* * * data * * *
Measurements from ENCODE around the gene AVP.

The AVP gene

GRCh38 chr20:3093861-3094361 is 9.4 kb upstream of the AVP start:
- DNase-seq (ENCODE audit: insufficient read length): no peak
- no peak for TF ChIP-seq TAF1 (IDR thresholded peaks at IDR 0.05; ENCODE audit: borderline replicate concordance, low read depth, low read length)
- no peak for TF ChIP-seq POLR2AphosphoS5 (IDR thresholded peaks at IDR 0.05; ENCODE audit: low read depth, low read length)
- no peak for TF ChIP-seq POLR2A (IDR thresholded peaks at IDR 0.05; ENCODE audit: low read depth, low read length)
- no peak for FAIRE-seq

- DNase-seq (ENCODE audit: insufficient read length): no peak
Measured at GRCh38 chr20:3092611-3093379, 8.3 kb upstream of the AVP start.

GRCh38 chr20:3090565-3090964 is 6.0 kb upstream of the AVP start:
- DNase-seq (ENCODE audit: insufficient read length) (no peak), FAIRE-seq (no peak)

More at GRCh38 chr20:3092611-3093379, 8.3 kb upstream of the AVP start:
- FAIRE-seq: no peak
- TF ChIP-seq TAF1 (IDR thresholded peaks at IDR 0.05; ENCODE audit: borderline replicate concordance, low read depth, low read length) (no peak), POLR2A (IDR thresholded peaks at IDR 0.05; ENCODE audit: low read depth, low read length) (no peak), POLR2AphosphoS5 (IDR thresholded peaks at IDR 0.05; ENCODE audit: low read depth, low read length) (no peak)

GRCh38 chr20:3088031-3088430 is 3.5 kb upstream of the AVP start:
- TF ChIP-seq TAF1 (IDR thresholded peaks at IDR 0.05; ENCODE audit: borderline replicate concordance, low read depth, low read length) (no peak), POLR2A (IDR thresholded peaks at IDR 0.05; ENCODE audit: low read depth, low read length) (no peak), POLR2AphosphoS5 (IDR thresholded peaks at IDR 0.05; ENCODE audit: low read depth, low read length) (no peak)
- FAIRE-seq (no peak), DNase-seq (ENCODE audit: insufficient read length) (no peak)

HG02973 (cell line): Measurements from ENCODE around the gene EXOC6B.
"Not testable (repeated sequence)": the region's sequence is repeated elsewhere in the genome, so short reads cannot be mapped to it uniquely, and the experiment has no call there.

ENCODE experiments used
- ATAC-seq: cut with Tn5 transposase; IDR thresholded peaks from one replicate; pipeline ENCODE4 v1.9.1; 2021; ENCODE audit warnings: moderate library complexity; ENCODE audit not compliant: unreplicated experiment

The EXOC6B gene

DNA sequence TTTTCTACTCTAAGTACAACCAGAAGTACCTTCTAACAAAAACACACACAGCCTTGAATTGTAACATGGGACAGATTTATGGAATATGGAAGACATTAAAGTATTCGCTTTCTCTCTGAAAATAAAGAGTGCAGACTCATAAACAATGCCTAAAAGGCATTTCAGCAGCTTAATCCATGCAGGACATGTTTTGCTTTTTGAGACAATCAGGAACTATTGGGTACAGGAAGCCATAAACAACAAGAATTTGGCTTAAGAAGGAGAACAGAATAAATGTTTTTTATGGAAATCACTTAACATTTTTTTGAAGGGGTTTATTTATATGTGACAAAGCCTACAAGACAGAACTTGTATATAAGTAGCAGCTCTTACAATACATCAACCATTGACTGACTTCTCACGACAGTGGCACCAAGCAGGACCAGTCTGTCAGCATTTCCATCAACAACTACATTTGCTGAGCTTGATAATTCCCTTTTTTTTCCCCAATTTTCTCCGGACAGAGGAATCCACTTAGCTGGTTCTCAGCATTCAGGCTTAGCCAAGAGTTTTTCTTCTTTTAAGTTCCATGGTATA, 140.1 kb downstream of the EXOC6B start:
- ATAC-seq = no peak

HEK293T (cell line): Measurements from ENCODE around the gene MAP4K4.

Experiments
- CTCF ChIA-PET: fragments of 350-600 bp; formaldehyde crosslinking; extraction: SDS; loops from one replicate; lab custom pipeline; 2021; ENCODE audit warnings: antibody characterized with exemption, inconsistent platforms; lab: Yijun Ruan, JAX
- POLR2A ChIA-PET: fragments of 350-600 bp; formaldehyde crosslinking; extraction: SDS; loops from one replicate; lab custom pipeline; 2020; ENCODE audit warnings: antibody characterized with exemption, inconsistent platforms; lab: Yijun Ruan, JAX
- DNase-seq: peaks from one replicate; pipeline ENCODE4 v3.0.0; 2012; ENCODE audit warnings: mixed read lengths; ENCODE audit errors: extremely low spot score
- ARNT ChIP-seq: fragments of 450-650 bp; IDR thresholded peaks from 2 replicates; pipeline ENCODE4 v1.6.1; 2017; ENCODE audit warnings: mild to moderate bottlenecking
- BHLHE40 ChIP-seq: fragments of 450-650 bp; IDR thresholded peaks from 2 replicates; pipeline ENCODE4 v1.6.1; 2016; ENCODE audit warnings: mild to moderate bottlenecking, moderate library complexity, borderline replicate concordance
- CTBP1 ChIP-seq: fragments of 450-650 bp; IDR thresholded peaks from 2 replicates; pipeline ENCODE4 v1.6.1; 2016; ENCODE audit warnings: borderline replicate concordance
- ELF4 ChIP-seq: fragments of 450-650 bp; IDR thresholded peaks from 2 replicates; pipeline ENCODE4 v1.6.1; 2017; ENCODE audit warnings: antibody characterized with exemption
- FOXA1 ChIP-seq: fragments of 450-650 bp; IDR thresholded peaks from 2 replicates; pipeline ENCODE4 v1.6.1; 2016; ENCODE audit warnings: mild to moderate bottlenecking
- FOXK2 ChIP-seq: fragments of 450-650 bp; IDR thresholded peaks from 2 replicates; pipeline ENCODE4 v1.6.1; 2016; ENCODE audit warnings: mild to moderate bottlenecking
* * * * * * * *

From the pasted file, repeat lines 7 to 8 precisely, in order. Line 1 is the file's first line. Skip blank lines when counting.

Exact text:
- no peak for TF ChIP-seq POLR2A (IDR thresholded peaks at IDR 0.05; ENCODE audit: low read depth, low read length)
- no peak for FAIRE-seq